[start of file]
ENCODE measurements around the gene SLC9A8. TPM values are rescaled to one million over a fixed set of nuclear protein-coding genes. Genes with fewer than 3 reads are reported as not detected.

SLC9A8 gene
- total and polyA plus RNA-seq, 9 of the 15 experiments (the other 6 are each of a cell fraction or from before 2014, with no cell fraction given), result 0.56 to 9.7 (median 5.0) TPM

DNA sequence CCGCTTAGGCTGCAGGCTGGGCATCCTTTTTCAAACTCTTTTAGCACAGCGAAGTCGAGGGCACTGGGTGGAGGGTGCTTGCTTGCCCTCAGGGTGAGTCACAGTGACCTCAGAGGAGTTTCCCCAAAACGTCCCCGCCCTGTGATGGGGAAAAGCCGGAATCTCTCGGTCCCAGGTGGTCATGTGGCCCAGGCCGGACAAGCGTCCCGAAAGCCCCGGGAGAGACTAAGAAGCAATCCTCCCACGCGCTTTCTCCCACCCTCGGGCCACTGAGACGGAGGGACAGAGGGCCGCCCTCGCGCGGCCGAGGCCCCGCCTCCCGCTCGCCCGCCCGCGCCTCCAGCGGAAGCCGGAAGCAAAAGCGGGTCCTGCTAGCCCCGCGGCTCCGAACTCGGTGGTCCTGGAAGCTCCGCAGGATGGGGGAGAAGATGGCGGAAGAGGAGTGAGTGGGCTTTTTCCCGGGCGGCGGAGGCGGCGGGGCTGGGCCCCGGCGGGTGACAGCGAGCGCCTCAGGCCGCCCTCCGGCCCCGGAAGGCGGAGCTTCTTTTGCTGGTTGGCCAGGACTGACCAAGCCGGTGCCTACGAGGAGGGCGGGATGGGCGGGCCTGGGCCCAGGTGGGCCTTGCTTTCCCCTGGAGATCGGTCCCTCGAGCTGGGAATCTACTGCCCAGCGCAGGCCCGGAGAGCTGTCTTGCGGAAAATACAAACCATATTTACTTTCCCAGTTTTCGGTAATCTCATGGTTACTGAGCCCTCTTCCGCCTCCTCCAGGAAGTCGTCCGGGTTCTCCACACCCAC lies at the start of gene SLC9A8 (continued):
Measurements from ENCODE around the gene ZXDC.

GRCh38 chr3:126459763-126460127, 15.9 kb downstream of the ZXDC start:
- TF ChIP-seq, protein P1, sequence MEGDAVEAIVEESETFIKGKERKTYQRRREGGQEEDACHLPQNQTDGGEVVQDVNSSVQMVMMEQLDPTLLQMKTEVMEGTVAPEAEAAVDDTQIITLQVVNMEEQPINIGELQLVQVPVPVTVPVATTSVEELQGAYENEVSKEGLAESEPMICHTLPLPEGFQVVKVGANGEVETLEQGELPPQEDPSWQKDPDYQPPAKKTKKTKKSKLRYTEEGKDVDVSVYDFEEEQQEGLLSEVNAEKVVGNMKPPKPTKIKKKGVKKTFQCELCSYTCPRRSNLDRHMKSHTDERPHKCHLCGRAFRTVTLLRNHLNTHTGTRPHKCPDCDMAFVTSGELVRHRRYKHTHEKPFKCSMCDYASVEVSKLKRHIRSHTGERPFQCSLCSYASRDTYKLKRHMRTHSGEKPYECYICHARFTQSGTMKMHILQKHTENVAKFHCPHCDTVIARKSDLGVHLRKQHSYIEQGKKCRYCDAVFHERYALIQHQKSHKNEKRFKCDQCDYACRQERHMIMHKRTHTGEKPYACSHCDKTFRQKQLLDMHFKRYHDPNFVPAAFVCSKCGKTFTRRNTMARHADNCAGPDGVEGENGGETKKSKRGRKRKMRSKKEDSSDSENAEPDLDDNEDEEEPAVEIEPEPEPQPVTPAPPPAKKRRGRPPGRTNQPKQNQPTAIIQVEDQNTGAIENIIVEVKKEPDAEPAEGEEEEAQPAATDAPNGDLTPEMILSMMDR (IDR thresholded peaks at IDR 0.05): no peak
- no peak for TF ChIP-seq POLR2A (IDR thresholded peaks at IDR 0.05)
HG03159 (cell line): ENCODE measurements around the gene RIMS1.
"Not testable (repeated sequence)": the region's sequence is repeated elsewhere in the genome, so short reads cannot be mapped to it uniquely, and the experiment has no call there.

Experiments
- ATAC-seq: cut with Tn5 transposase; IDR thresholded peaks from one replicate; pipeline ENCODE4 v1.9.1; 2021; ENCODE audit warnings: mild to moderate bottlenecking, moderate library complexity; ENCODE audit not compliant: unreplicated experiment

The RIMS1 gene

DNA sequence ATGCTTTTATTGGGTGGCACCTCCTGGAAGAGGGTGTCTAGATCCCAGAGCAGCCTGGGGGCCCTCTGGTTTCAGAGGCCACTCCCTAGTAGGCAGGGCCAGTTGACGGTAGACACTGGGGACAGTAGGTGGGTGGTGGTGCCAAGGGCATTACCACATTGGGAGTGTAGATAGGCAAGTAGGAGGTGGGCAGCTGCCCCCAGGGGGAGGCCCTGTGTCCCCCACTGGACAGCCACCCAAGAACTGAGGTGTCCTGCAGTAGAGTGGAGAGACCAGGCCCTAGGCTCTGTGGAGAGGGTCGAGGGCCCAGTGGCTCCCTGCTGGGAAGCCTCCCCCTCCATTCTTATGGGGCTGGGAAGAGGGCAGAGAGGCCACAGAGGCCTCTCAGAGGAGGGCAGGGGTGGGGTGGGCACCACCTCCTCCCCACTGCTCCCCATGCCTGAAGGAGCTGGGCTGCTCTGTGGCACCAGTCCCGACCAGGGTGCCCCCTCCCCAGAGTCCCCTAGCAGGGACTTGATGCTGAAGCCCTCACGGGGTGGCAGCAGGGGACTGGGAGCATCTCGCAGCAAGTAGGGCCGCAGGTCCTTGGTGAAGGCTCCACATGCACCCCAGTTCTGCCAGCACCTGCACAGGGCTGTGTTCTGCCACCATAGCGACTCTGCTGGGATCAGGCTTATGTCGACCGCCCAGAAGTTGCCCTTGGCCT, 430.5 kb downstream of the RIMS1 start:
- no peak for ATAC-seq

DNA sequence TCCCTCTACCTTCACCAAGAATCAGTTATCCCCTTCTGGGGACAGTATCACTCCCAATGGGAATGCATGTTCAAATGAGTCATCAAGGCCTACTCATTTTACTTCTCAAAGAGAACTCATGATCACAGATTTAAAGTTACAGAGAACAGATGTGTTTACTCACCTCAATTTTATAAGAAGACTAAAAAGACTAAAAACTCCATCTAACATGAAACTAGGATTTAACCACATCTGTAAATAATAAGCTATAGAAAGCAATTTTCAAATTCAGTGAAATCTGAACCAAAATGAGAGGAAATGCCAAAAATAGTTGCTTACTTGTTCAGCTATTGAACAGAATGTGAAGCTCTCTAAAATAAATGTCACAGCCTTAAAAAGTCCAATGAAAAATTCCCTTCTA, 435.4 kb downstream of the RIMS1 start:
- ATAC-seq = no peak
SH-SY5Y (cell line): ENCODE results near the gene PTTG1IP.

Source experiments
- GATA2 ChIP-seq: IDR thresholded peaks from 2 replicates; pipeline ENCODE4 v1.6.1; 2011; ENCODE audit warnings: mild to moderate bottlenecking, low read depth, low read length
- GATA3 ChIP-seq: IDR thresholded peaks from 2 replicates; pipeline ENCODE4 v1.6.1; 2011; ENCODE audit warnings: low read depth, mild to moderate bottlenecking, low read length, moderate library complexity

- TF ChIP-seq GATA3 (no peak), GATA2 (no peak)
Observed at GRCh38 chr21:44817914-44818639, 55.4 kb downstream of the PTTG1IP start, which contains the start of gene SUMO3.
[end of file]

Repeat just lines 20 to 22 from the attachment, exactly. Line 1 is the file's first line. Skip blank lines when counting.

- GATA2 ChIP-seq: IDR thresholded peaks from 2 replicates; pipeline ENCODE4 v1.6.1; 2011; ENCODE audit warnings: mild to moderate bottlenecking, low read depth, low read length
- GATA3 ChIP-seq: IDR thresholded peaks from 2 replicates; pipeline ENCODE4 v1.6.1; 2011; ENCODE audit warnings: low read depth, mild to moderate bottlenecking, low read length, moderate library complexity

- TF ChIP-seq GATA3 (no peak), GATA2 (no peak)